Diva Dogs and Funky Felines - For the Urban Pet Owner

Diva Dogs and Funky Felines is a guide for city-dwelling pet owners who want to maximize the time and space they share with their dog, cat or other animal companion. Whether you live in a cramped basement apartment with an iguana or share a house in the trendy part of town with a black Lab (or two), we'll help you improve quality of life for your pet with tips, product guides and expert interviews.

Thursday, December 13, 2012

Cat Agility Tournaments Bring Felines Into the Sports World

Watch out, Westminster Dog Show, Cat Agility Tournaments have come to town. International Cat Agility Tournaments (ICAT for short) were modeled after dog agility shows, which imitated equestrian shows. Both dog and cat agility shows have gained popularity among dedicated animal aficionados, but most causal pet owners aren’t familiar with these mini-athletic contests. That is, until last Sunday when the New York Times ran an article on feline agility competitions.

The mere concept of placing a feline in an agility competition may leave many cat owners scratching their heads. It’s not that cats are incapable of jumping through hoops or running through tunnels. Cats can perform incredible gymnastic feats – like jumping from a ledge and flying seven feet onto a bed containing their sleeping owner. (This actually happened to me.)  The problem, as the Times article points out, is getting them to do it on command.

ICAT’s official website recommends that owners serious about entering pets in agility competitions start training their feline at about five weeks. The key to training cats is a bit different than training dogs. Cats are moody and finicky (ya think?), so making the training-and subsequent contests- fun for them is important. Coaches entice a kitty to jump and run on ramps and through hoops by enticing them with feathered toys or wands. Every cat has a toy that makes them run like a sprinting champ. It may just be a matter of choosing the right toy to spur a potential kitty champ through the obstacle course.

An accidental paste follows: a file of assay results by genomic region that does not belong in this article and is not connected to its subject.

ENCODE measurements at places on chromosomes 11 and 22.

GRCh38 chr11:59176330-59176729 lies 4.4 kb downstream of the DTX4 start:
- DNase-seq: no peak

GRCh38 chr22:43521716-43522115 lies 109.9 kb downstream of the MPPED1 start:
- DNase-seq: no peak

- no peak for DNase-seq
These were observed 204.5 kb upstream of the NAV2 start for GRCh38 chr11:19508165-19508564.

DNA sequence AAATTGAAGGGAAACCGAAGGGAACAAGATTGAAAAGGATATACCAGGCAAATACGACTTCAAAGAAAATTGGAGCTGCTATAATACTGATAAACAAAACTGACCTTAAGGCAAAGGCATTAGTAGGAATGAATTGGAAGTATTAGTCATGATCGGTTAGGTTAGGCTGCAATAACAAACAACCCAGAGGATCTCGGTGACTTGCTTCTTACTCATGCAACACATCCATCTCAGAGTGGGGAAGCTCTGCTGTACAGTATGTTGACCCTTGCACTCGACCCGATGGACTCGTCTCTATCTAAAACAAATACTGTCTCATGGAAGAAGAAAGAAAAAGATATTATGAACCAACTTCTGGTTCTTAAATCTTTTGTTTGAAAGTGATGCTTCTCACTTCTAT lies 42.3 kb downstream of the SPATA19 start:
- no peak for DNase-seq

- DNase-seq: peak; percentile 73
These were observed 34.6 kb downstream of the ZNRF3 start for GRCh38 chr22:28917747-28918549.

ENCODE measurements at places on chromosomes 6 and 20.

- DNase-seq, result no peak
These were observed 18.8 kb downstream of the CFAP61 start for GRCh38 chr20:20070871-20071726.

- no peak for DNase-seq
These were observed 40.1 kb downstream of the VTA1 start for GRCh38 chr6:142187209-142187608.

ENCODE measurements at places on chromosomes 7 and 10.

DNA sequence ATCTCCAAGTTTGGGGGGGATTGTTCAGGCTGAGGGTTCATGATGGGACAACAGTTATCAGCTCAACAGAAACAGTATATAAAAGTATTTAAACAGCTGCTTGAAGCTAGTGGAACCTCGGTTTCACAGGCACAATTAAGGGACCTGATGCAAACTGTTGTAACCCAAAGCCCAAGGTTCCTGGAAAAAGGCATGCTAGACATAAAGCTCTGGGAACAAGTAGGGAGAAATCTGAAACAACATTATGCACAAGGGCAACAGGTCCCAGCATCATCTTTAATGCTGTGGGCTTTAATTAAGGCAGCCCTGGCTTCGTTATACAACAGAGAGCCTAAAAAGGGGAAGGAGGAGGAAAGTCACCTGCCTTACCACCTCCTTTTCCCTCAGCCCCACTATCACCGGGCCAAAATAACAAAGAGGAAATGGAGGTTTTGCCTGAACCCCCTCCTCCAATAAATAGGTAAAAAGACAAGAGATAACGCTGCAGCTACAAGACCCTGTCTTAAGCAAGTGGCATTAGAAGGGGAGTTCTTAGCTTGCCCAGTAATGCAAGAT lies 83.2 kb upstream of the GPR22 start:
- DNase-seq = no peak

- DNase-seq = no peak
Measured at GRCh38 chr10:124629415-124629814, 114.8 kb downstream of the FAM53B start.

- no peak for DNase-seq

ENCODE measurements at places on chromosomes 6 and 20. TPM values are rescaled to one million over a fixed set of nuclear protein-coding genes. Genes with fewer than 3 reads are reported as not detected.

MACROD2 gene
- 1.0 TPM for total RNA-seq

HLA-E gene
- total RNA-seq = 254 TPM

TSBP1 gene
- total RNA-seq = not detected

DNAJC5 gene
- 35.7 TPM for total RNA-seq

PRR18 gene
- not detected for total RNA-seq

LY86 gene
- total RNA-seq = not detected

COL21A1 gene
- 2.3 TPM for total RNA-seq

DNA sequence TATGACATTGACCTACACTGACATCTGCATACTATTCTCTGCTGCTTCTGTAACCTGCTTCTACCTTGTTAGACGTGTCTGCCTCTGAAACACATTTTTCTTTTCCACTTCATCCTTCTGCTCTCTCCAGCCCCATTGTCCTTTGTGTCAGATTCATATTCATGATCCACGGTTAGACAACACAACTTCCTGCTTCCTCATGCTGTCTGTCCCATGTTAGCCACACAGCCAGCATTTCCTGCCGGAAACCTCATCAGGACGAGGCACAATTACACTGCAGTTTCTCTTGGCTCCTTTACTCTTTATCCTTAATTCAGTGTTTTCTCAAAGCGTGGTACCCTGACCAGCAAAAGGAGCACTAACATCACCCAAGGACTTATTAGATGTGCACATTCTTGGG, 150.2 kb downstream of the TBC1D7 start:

The basic ICAT obstacle course consists of stairs, hurdles, hoops and poles for a cat to zigzag through, although organizers hope to include other obstacle in the future. Winners of cat agility tournaments are usually rewarded with ribbons or other mementos, although cash prizes are sometimes offered.

Cat agility training benefits even non-competitive cats. It’s a great way to make housebound cats get some exercise and keep things exciting. Dog owners take their pets out for walks everyday, so at least indoor dogs can see the sights and stretch their legs a few times a day. Cats need a similar type of activity at least once a day, according to veterinarians. So even if you have no desire to enter your cat in an official agility competition, you can play with him and encourage new athletic endeavors to keep him in shape.

Article Copyright 2012 Jade Blackmore

This article originally appeared on Yeepet.com

1 comment:

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